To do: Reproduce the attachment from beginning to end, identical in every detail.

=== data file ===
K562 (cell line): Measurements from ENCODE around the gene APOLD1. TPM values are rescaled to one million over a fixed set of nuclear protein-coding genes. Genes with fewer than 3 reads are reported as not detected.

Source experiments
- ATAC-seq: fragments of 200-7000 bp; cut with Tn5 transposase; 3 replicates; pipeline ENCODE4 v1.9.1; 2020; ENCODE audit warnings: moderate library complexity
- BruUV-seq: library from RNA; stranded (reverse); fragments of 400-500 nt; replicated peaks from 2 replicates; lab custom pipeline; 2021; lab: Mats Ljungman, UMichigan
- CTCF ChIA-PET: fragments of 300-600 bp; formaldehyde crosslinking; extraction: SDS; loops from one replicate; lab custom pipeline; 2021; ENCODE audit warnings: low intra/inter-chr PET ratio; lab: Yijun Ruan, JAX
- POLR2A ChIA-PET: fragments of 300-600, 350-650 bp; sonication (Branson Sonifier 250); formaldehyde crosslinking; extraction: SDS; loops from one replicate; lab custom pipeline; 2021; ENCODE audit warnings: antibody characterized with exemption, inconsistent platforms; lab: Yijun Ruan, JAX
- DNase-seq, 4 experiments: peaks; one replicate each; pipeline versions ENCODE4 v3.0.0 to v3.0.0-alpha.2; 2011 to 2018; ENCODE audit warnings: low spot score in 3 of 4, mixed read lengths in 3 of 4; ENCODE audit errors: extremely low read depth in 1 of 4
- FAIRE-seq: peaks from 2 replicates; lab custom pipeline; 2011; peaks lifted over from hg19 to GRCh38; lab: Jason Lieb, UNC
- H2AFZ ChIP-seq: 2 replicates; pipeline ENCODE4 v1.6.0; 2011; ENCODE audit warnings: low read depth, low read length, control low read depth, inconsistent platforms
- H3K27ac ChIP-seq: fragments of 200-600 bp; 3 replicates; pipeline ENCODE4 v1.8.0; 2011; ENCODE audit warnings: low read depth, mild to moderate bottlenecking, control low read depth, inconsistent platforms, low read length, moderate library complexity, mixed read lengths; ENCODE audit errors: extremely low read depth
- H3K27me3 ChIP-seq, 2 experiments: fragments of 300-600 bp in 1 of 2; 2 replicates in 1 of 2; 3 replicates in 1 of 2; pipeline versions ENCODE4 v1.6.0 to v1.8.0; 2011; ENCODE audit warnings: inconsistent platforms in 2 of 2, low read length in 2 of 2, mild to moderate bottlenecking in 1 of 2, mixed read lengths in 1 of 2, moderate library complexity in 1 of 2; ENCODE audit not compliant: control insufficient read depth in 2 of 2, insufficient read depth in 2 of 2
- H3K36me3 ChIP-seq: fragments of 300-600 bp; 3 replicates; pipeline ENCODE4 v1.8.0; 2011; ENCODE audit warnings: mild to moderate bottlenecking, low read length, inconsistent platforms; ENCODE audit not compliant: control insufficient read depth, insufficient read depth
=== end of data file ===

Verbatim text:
K562 (cell line): Measurements from ENCODE around the gene APOLD1. TPM values are rescaled to one million over a fixed set of nuclear protein-coding genes. Genes with fewer than 3 reads are reported as not detected.

Source experiments
- ATAC-seq: fragments of 200-7000 bp; cut with Tn5 transposase; 3 replicates; pipeline ENCODE4 v1.9.1; 2020; ENCODE audit warnings: moderate library complexity
- BruUV-seq: library from RNA; stranded (reverse); fragments of 400-500 nt; replicated peaks from 2 replicates; lab custom pipeline; 2021; lab: Mats Ljungman, UMichigan
- CTCF ChIA-PET: fragments of 300-600 bp; formaldehyde crosslinking; extraction: SDS; loops from one replicate; lab custom pipeline; 2021; ENCODE audit warnings: low intra/inter-chr PET ratio; lab: Yijun Ruan, JAX
- POLR2A ChIA-PET: fragments of 300-600, 350-650 bp; sonication (Branson Sonifier 250); formaldehyde crosslinking; extraction: SDS; loops from one replicate; lab custom pipeline; 2021; ENCODE audit warnings: antibody characterized with exemption, inconsistent platforms; lab: Yijun Ruan, JAX
- DNase-seq, 4 experiments: peaks; one replicate each; pipeline versions ENCODE4 v3.0.0 to v3.0.0-alpha.2; 2011 to 2018; ENCODE audit warnings: low spot score in 3 of 4, mixed read lengths in 3 of 4; ENCODE audit errors: extremely low read depth in 1 of 4
- FAIRE-seq: peaks from 2 replicates; lab custom pipeline; 2011; peaks lifted over from hg19 to GRCh38; lab: Jason Lieb, UNC
- H2AFZ ChIP-seq: 2 replicates; pipeline ENCODE4 v1.6.0; 2011; ENCODE audit warnings: low read depth, low read length, control low read depth, inconsistent platforms
- H3K27ac ChIP-seq: fragments of 200-600 bp; 3 replicates; pipeline ENCODE4 v1.8.0; 2011; ENCODE audit warnings: low read depth, mild to moderate bottlenecking, control low read depth, inconsistent platforms, low read length, moderate library complexity, mixed read lengths; ENCODE audit errors: extremely low read depth
- H3K27me3 ChIP-seq, 2 experiments: fragments of 300-600 bp in 1 of 2; 2 replicates in 1 of 2; 3 replicates in 1 of 2; pipeline versions ENCODE4 v1.6.0 to v1.8.0; 2011; ENCODE audit warnings: inconsistent platforms in 2 of 2, low read length in 2 of 2, mild to moderate bottlenecking in 1 of 2, mixed read lengths in 1 of 2, moderate library complexity in 1 of 2; ENCODE audit not compliant: control insufficient read depth in 2 of 2, insufficient read depth in 2 of 2
- H3K36me3 ChIP-seq: fragments of 300-600 bp; 3 replicates; pipeline ENCODE4 v1.8.0; 2011; ENCODE audit warnings: mild to moderate bottlenecking, low read length, inconsistent platforms; ENCODE audit not compliant: control insufficient read depth, insufficient read depth